Parking Duck helps you find a parking space in Bangkok


Are you sick of driving around Bangkok looking for an elusive parking space? Or maybe you’ve got unused space and want to rent it out to make some extra cash? A new service from Thai company Parking Duck is looking to revolutionise the way we park…


Parking Duck is a parking revolution in Bangkok

“Parking Duck is solving one of Asia’s biggest problem, which is finding a place to park” said the company’s CEO Paruey Anadirekkul.

The concept is similar to AirBnb but for parking, as a web service which helps you find or rent out space in Bangkok. There will also be a smartphone app in the near future.

The site is free to use, and is a much safer way to find parking spots than using online forums and web boards. Users sign up on their website, create a profile, and can also add additional details such as their driving license to make themselves a little more credible.

The website allows you to search and choose a spot based on your own preferences. Owners of the parking spaces can also set their own profile and enter details about the space. The whole thing is intended to also be very secure, as the company collects the driver’s details and car information when booking.

Parking Duck - Nowhere to Park in Bangkok

Nowhere to park in Bangkok? Try Parking Duck!

Paruey says that: “Parking in Bangkok is broken. When I worked as a consultant, visiting multiple client sites was a major pain because there was rarely any available parking near the sites. I typically had to park far way in unsecured areas. I realized I was not the only one experiencing this inconvenience. My colleagues, bosses, and even clients themselves could not find parking. I thought, what if I could park at the condominium next to the client site I worked at, where there were many empty spaces? I approached the condo owners through Google search and was granted parking. Then I thought, what if I could share this experience with others in need of parking? The host would earn money on the unused spaces and people in need would get parking, allowing the commuter to park without hassle.”

Nowhere to park in Bangkok

Asia is in dire need of more parking spaces, as there are more commuters than available space, especially in Bangkok where there are around 7 million cars and just 400,000 spaces. The great thing about Parking Duck is that it offers a simple solution and has a trusted website and brand that makes the process much simpler.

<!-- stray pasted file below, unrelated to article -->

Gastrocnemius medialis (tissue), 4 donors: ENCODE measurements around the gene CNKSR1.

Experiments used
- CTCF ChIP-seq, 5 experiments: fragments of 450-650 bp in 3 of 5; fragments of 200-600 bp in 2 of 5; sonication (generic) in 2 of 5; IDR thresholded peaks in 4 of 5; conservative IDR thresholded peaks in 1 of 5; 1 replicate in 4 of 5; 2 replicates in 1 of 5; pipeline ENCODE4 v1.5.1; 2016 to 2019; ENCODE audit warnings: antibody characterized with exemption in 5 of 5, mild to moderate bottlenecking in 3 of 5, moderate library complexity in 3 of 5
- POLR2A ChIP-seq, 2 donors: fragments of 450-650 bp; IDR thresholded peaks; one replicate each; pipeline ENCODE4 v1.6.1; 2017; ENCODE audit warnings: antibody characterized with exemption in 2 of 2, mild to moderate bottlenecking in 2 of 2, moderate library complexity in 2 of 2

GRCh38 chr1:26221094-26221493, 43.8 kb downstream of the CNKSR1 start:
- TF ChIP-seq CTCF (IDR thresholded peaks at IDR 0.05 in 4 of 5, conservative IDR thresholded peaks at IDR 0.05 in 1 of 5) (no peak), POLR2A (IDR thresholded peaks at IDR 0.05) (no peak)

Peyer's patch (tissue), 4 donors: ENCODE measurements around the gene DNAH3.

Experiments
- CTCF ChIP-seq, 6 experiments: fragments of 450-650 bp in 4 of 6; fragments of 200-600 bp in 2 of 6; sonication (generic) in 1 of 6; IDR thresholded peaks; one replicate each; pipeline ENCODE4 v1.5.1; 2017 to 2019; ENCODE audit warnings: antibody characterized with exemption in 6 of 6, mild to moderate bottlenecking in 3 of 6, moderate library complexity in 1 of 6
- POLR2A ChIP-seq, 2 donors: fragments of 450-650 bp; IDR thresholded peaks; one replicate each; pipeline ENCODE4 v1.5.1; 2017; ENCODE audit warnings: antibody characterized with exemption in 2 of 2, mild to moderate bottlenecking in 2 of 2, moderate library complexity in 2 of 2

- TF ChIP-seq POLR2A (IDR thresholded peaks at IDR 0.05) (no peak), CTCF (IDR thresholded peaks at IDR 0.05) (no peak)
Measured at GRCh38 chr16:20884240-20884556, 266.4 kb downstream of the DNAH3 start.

In Bangkok, there are in fact lots of spare spaces, but most of these are owned by homeowners at condos and apartments, so why not make use of them and ease the city’s terrible parking problem?

Here’s a screenshot from the website – we encourage you to give it a whirl if you’re constantly trying to find somewhere to park.

Parking Duck Marketplace Page

Visit the Parking Duck website to sign up for their service.

On the website, anyone that has an available parking space can rent out their parking, giving them some extra income. You can just list a space on the site and start earning money, and there are no fees to become a host. You can also set a monthly fee and times of the day or week when it’s available, plus there is an interactive map and a picture of the space itself.

The company itself is made up of a young team of engineers, professionals, and business people. To view more about the company, visit

Paruey Anadirekkul from Parking Duck explains more

Thai Tech interviewed Parking Duck’s CEO, Paruey Anadirekkul. Here’s what he had to say:

Parking Duck Team

The Parking Duck team.

Thai Tech: why should you use Parking Duck?

The service has the following benefits:

  1. It is free to use
  2. Users are in control (they set price, availability, accept/decline drivers, etc)
  3. It makes communications easy for host and drivers (through an internal chat)
  4. Support (where we seek to provide insurance to qualified host of up to 100,000 baht by late February) and customer service

Thai Tech: how did the idea come about?